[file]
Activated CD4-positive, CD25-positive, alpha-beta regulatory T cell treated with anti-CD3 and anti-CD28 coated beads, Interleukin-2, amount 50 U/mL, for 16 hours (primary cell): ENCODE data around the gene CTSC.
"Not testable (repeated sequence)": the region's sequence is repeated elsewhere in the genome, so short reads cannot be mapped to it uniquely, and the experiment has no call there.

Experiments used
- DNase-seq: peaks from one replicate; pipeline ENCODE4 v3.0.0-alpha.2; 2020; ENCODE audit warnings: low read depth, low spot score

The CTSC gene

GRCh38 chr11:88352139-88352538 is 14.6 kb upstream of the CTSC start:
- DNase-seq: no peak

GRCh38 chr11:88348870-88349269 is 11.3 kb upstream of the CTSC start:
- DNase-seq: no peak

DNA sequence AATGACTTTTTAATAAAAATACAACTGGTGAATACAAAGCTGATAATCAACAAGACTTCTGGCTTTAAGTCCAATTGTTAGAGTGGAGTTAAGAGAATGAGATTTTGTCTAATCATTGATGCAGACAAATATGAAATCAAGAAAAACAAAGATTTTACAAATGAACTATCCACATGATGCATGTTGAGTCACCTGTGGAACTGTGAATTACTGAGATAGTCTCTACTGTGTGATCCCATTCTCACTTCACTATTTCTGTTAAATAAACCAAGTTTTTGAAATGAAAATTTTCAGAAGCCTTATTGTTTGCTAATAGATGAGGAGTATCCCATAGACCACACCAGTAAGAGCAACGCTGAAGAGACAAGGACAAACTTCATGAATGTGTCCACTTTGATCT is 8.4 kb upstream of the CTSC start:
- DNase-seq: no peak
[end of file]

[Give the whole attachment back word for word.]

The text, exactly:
Activated CD4-positive, CD25-positive, alpha-beta regulatory T cell treated with anti-CD3 and anti-CD28 coated beads, Interleukin-2, amount 50 U/mL, for 16 hours (primary cell): ENCODE data around the gene CTSC.
"Not testable (repeated sequence)": the region's sequence is repeated elsewhere in the genome, so short reads cannot be mapped to it uniquely, and the experiment has no call there.

Experiments used
- DNase-seq: peaks from one replicate; pipeline ENCODE4 v3.0.0-alpha.2; 2020; ENCODE audit warnings: low read depth, low spot score

The CTSC gene

GRCh38 chr11:88352139-88352538 is 14.6 kb upstream of the CTSC start:
- DNase-seq: no peak

GRCh38 chr11:88348870-88349269 is 11.3 kb upstream of the CTSC start:
- DNase-seq: no peak

DNA sequence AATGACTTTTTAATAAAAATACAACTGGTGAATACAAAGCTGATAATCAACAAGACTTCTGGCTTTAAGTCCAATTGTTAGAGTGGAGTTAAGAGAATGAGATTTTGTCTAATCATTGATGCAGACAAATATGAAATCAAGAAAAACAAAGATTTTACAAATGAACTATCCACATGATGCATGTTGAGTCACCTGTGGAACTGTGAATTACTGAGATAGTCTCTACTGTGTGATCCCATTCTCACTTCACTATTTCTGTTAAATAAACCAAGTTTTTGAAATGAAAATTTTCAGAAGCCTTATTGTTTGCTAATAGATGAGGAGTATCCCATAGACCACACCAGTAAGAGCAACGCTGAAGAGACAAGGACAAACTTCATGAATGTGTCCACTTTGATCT is 8.4 kb upstream of the CTSC start:
- DNase-seq: no peak